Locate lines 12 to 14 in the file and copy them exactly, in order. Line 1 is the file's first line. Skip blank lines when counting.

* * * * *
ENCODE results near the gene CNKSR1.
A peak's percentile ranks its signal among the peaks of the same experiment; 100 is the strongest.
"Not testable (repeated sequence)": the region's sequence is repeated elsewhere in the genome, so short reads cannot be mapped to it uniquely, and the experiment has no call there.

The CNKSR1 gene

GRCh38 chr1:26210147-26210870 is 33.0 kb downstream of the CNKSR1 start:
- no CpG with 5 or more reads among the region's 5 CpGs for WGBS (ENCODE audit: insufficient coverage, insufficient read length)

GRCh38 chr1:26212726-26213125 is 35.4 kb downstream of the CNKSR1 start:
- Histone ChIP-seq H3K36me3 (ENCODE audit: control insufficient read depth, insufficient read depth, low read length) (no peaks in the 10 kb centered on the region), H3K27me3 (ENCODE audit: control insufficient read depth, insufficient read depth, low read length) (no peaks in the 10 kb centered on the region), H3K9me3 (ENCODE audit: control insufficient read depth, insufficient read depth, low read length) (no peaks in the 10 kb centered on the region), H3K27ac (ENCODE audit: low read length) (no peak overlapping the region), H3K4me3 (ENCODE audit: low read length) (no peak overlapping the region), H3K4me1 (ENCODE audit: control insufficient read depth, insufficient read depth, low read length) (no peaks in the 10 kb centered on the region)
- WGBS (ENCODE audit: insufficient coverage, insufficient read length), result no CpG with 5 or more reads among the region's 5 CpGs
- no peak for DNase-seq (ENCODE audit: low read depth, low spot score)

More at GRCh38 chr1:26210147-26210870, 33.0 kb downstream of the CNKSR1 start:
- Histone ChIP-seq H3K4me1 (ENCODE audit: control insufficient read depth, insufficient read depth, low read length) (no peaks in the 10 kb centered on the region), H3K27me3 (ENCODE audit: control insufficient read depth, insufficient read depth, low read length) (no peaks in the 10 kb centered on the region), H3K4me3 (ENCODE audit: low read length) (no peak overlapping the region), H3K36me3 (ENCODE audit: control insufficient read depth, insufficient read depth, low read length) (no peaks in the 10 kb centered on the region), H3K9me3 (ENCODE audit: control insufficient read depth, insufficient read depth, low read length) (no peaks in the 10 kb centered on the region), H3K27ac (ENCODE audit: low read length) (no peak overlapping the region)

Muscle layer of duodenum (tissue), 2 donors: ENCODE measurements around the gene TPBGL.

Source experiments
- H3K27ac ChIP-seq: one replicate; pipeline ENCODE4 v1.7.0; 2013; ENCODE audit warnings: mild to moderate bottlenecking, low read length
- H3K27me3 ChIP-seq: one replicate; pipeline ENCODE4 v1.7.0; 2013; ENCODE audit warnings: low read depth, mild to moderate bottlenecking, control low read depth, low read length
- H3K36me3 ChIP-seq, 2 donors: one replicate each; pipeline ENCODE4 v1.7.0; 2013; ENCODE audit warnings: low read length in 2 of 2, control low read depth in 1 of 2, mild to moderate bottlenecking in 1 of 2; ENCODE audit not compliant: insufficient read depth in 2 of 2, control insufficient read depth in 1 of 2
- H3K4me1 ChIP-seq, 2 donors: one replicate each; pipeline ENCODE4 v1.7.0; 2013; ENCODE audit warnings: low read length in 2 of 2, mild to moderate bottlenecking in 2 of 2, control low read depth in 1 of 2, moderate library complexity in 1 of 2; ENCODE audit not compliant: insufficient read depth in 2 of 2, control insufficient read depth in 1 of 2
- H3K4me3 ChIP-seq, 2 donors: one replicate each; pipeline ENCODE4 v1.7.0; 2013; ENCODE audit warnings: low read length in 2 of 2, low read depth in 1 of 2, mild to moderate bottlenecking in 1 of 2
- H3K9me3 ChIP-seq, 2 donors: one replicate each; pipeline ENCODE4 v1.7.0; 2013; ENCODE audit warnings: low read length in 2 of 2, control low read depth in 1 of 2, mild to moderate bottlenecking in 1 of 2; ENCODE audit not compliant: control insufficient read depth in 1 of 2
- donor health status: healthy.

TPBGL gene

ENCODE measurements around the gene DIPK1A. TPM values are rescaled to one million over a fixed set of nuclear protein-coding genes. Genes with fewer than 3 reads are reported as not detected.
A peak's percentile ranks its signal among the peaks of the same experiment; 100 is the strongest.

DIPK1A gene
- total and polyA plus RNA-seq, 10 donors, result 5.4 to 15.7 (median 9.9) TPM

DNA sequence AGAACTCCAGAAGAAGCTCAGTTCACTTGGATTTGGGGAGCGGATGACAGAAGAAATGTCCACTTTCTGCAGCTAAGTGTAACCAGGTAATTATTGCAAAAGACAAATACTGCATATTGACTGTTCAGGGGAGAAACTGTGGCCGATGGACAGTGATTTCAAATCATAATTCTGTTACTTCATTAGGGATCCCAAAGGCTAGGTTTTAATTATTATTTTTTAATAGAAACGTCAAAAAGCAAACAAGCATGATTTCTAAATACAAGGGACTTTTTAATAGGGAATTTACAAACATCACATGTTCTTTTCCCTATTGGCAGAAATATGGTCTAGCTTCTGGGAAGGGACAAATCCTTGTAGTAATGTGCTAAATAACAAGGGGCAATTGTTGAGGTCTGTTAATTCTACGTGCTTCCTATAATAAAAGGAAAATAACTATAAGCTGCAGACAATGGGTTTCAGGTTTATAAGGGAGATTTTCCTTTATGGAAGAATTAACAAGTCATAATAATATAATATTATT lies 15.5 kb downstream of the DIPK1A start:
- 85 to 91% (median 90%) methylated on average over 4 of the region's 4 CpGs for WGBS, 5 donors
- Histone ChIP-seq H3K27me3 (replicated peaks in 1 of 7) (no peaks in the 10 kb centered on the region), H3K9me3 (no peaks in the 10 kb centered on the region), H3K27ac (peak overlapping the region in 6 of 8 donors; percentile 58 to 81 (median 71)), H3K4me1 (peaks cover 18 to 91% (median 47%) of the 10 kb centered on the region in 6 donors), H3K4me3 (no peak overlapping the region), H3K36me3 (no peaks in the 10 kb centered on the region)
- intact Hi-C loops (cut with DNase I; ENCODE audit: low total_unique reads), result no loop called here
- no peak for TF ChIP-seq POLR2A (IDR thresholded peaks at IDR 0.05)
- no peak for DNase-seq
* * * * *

- Histone ChIP-seq H3K4me1 (ENCODE audit: control insufficient read depth, insufficient read depth, low read length) (no peaks in the 10 kb centered on the region), H3K27me3 (ENCODE audit: control insufficient read depth, insufficient read depth, low read length) (no peaks in the 10 kb centered on the region), H3K4me3 (ENCODE audit: low read length) (no peak overlapping the region), H3K36me3 (ENCODE audit: control insufficient read depth, insufficient read depth, low read length) (no peaks in the 10 kb centered on the region), H3K9me3 (ENCODE audit: control insufficient read depth, insufficient read depth, low read length) (no peaks in the 10 kb centered on the region), H3K27ac (ENCODE audit: low read length) (no peak overlapping the region)

Muscle layer of duodenum (tissue), 2 donors: ENCODE measurements around the gene TPBGL.

Source experiments